A 25 Page Booklet is not a Book

Maybe I’m being elitist, but I’m getting annoyed at what people call “books” these days.

I can’t tell you how many times I’ve heard a so-called expert advise a room full of people to “slap together a short book to demonstrate your expertise on a topic.”

“It doesn’t actually need to be that long — 30, 40 pages tops. I churned mine out in a weekend,” one expert said a few years ago. He was giving a talk about how writing a book can get you speaking gigs and TV appearances.

As a real book author, this bothers me. It bothers me because it cheapens what I do. It turns the several hundred hours I’ve spent on my four co-authored books into a weekend errand you tackle between washing the car and getting a haircut.

I’ve lost count of the number of times I stayed up well past 3:00 am, writing until I fell asleep at my keyboard only to wake up and still be typing.
One does not simply "slap a book together"
But here’s this guy telling me you can just barf out a random assortment of words on any topic in a few hours, upload it to CreateSpace, and bada-boom bada-bing, you’ve got a book!

But my rant is not against self-published books. In fact, one of my books, The Owned Media Doctrine, is a self-published/traditionally-published hybrid of sorts. The others were published by Wiley and Que Biz-Tech (a Pearson imprint). And they’re all 250 pages and longer. So you’ll understand why I get annoyed when someone equates a 30 page weekend project with an actual book.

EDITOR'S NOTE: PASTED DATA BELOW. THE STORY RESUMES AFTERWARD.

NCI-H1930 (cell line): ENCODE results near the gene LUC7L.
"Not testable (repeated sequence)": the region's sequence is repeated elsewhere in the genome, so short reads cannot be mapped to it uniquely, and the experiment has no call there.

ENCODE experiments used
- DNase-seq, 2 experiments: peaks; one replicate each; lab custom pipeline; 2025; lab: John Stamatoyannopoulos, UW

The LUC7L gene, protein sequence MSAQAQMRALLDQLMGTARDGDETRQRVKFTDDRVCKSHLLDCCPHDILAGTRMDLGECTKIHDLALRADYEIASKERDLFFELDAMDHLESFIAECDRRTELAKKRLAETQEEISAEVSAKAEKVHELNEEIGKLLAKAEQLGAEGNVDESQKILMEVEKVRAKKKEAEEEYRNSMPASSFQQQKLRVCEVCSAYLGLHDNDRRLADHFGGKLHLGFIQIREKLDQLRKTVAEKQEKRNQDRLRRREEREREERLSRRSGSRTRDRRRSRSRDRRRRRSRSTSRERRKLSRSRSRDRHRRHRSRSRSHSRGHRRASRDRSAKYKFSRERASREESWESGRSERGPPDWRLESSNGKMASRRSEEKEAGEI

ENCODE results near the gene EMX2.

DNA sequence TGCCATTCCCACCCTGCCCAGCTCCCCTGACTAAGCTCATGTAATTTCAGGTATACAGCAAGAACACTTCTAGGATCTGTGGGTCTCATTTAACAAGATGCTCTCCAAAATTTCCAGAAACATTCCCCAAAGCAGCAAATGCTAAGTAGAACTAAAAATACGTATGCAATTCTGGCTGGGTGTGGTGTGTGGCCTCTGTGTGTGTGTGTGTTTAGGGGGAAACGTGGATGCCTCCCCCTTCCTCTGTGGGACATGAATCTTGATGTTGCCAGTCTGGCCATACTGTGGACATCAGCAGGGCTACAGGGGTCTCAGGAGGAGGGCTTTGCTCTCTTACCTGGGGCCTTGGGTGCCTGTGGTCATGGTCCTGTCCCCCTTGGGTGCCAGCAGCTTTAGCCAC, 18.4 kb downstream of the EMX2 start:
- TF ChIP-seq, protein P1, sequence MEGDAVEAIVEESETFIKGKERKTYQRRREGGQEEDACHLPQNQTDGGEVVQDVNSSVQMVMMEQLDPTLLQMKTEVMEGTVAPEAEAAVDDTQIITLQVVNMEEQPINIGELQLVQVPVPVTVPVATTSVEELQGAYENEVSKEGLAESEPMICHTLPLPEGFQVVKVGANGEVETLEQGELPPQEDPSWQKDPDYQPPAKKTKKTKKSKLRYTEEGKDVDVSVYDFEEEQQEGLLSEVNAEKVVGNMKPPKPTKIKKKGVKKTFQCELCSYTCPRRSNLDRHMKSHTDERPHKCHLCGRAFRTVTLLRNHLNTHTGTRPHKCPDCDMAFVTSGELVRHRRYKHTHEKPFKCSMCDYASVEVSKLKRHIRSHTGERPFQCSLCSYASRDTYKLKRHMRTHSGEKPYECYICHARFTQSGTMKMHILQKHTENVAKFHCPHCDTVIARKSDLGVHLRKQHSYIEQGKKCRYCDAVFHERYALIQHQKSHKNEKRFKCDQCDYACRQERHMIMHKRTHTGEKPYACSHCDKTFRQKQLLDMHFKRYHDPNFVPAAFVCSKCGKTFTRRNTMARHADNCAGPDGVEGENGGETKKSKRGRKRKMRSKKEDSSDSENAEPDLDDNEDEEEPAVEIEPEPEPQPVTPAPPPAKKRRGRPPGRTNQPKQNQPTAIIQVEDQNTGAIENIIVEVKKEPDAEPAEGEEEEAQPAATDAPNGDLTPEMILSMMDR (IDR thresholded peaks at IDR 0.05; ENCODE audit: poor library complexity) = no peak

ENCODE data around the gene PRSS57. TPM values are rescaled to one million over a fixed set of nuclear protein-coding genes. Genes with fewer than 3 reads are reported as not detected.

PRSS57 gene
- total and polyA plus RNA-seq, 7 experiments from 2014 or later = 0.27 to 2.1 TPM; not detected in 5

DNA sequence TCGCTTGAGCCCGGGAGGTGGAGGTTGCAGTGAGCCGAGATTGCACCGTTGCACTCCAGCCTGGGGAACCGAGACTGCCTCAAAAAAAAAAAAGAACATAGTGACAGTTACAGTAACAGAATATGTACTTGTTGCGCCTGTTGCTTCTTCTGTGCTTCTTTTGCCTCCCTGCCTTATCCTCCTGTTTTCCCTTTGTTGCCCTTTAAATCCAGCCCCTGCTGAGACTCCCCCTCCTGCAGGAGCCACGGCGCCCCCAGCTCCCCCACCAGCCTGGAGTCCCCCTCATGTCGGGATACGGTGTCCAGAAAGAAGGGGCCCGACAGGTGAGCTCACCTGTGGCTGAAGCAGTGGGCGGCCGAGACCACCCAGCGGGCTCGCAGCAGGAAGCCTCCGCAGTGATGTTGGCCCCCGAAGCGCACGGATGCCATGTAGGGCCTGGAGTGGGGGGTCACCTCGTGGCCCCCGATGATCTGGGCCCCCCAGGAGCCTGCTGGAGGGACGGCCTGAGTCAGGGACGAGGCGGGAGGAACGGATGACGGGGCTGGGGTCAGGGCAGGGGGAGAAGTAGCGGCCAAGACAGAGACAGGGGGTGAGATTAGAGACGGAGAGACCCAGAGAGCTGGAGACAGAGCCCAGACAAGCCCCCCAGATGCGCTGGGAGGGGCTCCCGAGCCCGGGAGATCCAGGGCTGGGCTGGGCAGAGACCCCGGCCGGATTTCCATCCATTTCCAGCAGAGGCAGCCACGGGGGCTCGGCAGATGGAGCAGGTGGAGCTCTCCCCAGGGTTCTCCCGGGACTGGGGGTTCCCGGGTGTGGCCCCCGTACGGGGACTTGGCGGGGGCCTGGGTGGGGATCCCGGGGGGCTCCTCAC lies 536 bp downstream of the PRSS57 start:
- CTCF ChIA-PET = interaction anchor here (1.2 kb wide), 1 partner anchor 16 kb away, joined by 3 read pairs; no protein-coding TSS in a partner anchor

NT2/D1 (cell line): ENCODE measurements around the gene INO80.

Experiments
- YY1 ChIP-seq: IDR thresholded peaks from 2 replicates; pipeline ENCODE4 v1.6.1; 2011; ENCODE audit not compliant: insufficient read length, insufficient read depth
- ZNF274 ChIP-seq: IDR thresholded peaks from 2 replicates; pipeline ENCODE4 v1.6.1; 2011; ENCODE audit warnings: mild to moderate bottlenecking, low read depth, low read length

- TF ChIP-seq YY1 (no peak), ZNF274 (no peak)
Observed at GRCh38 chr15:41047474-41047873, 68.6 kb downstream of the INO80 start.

These stacks of paper aren’t books, they’re booklets. The -let comes from French and means diminutive or small. It’s literally a “little book.”

“If you run short of material, just bump the font size up to 13, set the line spacing to 1.5 lines, and bump the margins in a quarter of an inch,” said the guy. “I turned a 20 page book into a 35 page book that way,” he boasted. (I actually groaned out loud at that, and people looked at me funny.)

And punctuation and grammar? Don’t even get me started on punctuation and grammar! I’ve only ever heard one booklet advocate suggest getting someone to proofread the manuscript. The others recommend giving it one more read through on Sunday “with fresh eyes.” My books went through four read throughs before they were ever printed, and we’re still finding issues.

The whole reason for writing a book is to demonstrate your expertise on a topic. It implies that you have a depth and a breadth of knowledge that the average industry member does not. That you study and research more than the rest of the people in your field. (Whether you do or not is a different matter entirely.)

This is important if you ever want to get speaking gigs, especially paid ones. The idea is that you just wave your book in front of the conference organizer, and they’ll believe your expertise, and boom, you’re hired.

The problem is that 1) the minimum acceptable standard of what we call a “book” is slipping, and 2) our guy’s advice implies conference organizers are easily distracted by jangling car keys in front of them.

Booklets Play an Important Role

Look, these booklets might be fine for sharing with potential clients. You could even sell them for $.99 or $1.99. I know one guy who has made a decent living by writing ebooks and booklets about specific elite athletic techniques and selling them for $10 or $15.

He even goes so far as to break them out, chapter by chapter, and sells those for $.99 apiece. If you can do that, more power to you. This guy has a specialized piece of knowledge that, frankly, doesn’t need an entire 280 page book. It can be explained in a few thousand words with some pictures and diagrams. It doesn’t need to be any more than that.

There are booklets out there for launching a business, passing specific industry certifications, repairing appliances, cast iron cooking, and changing the oil in your car. There are short 15,000 word novellas and poetry booklets that take up 25 pages.